Touring - Bikes on planes
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07-05-02, 08:17 PM
I'm intending to go on a short tour sometime around November (just outside of the tourist season). At this stage I'm looking at getting a bag for my bike to carry on planes (I've decided on "The Body Bag" made by Groundeffect (http://www.groundeffect.co.nz) ) and getting another cheap bag for panniers and so on. What I'd like to know is if I've overlooked anything, or if there's something else I could do.
07-06-02, 09:00 AM
Looks like they have some good products at reasonable prices. I wonder about a soft sided carrier in the baggage compartment though. I notice they recommend shielding it with cardboard. I wonder if there is room to pack some of your softer articles around the bike, possibly in your panniers to pad the sensitive areas of the bike.
07-06-02, 10:27 PM
Originally posted by aerobat
I notice they recommend shielding it with cardboard. I wonder if there is room to pack some of your softer articles around the bike, possibly in your panniers to pad the sensitive areas of the bike.
I think the cardboard is really for use on longer flights. I probably won't be in the air for more than about three hours, so I don't know how important that is. As far as packing softer articles around the bike goes, I'm not sure they'll be too much room in the bag for that. Having said that, I've still got a million card-board boxes around here from the last time I moved.
Well i am not well versed on that part of th world but here in the u.s that would be too big to take on. As far as stowing it below in the baggage carrier, OUT OF THE QUESTION!! I have gotten things broken that way. They do not care here (u.s.) about your bags they just toss them in.
07-07-02, 06:26 PM
Invest in cardboard (the bike boxes should be free at local bike shops) no matter how short the flight. You don't want to chance getting your investment damaged on a flight. Make sure its padded well inside too. All the important parts. You might even want to have the LBS package it up for you so you don't have to worry about anything but putting it back together. Plus, with cardboard, you just ditch it when you are done.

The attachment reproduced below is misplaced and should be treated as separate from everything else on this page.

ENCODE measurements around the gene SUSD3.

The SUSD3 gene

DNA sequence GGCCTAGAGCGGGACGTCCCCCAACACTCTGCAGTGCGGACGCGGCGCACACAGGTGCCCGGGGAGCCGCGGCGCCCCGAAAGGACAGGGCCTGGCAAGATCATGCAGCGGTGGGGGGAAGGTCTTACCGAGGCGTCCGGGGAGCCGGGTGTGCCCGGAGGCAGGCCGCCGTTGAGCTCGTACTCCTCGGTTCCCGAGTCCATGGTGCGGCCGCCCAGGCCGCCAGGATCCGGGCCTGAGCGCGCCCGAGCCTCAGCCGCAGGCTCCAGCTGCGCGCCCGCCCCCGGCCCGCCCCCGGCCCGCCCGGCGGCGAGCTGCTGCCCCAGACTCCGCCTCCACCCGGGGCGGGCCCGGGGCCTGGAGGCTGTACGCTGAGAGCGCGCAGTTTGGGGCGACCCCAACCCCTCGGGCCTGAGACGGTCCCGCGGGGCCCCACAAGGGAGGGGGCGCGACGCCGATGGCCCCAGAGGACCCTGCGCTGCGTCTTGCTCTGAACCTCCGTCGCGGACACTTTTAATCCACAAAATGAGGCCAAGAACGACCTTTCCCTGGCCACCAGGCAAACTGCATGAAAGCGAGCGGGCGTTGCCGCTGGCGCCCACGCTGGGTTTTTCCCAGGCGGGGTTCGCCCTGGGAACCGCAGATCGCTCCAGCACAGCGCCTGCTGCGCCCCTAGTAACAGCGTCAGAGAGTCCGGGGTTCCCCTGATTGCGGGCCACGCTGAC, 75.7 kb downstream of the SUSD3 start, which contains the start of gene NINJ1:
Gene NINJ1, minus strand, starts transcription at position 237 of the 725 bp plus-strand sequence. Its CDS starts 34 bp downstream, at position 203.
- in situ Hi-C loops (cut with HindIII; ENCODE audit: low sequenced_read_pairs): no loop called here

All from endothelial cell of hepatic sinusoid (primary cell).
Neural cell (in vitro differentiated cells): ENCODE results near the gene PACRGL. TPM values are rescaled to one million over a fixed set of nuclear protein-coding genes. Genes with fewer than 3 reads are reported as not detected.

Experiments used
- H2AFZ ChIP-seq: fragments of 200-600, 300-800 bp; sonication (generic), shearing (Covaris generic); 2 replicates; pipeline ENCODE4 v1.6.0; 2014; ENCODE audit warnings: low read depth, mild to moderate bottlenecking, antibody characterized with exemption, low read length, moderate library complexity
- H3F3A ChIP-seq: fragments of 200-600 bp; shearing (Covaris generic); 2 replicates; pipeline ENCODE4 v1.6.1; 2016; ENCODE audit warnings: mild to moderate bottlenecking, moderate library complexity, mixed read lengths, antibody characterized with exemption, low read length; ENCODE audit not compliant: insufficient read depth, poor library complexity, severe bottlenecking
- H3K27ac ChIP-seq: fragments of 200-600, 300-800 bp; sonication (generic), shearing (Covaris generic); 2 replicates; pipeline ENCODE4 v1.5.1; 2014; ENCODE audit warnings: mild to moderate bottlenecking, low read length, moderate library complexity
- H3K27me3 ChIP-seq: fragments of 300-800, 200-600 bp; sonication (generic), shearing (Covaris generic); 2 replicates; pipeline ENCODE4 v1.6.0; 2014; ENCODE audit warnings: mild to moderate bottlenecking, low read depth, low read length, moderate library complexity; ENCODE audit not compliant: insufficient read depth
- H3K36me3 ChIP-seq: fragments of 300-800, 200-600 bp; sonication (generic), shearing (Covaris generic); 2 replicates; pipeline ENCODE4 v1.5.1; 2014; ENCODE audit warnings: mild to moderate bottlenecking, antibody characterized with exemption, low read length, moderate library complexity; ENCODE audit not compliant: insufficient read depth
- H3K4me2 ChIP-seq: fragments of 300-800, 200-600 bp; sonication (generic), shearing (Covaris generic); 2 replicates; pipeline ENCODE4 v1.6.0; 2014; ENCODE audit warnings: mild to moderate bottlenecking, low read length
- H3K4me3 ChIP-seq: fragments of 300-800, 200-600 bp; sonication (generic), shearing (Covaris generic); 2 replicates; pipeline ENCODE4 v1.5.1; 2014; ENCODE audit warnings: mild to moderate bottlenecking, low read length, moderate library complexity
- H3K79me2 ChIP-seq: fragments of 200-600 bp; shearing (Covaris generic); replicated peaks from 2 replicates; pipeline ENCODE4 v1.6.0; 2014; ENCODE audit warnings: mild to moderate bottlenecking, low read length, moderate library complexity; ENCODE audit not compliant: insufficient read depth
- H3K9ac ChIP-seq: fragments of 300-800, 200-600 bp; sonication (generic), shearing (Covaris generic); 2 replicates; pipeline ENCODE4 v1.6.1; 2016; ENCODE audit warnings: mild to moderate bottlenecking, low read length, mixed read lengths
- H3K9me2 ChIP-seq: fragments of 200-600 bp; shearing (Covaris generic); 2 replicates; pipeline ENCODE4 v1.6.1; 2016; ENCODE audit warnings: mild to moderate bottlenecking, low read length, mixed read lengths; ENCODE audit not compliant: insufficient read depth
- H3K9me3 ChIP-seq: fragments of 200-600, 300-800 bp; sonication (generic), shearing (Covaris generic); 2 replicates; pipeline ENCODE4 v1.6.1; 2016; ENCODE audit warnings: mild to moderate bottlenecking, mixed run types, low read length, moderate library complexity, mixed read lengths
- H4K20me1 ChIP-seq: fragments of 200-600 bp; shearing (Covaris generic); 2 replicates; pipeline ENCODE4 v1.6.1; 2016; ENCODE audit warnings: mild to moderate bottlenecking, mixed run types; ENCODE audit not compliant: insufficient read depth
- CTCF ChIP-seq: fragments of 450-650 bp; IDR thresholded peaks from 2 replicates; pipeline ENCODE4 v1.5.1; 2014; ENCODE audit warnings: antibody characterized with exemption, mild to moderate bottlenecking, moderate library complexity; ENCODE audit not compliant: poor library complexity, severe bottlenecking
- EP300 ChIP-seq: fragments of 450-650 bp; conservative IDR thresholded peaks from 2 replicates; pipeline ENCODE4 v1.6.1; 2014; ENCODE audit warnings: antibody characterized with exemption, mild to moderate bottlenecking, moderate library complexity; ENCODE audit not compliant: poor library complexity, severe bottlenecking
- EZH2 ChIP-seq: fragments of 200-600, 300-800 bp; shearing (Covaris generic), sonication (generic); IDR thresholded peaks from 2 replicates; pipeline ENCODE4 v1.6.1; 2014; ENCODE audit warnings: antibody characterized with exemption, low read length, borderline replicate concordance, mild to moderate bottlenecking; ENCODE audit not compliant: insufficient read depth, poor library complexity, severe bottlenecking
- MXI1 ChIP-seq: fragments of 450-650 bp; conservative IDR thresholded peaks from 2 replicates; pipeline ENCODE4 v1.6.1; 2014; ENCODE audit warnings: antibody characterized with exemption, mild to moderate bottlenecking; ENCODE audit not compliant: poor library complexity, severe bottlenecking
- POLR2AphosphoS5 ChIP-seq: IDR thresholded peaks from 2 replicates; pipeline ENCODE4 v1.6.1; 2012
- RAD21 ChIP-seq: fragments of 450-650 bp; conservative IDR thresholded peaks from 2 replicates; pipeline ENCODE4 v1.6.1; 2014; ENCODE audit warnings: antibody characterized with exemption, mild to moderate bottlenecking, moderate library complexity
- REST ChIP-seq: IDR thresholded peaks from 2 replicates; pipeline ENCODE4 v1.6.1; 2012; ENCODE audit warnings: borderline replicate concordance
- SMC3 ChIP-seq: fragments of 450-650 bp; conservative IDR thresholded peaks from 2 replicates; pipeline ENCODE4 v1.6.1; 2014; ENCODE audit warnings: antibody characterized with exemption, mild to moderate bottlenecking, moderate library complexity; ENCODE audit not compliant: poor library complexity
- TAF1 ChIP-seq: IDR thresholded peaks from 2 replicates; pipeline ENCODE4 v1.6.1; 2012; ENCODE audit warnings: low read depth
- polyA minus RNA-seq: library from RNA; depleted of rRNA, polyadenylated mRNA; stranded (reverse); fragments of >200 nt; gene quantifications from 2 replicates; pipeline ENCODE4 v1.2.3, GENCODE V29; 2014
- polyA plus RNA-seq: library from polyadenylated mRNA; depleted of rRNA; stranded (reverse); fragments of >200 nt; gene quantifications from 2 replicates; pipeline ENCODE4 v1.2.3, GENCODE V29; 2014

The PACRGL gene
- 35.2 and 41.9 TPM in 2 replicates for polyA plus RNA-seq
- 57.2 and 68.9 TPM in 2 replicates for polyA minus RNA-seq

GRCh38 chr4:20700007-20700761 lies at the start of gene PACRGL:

A bike box (free from your LBS) generally works OK and is large enough to prevent too much random flinging by baggage crew. Unfortunately you have nothing for the return journey unless you come across another bike store. A friend and I spent an afternoon combing the streets of Budapest for random cardboard as none of the shops had boxes.
I'd go for a padded bag, but whatever you do cover it up. I didn't once and scratches were gained (on an old bike though).
Panniers can be treated as normal baggage but remove hooks and clips as they can easily be yanked off.
08-19-02, 02:17 PM
Just in case you don't already have what you're looking for...
I've been looking around to transport a tandem from Belgium to New Zealand early next year. I came across the following websites that might be useful. Unfortunately I don't have any idea about the quality of these products.
I agree with the postings on this thread, damage to your bike does not occur during flight, but mainly in bagage handling and probably during take-off and landing. I don't believe that the length of the flight plays any role.
08-20-02, 06:45 AM
I think the cardboard is really for use on longer flights. I probably won't be in the air for more than about three hours, so I don't know how important that is.
well, other already beat me to the answer... so i agree: length of the flight is unimportant. the danger is in handling - loading, unloading and transfers...
i've had no problems getting a normal bike box and packing the bike in with some clothes (or my camping sleeping pad) or anything soft to help cushion it. i got a bike box from a local bike store (just call and ask - they throw them away/recycle tons every week) and then either did the same for return or you can usually "buy" a bike box from most airlines (US at least) for a rip-off $20 of so...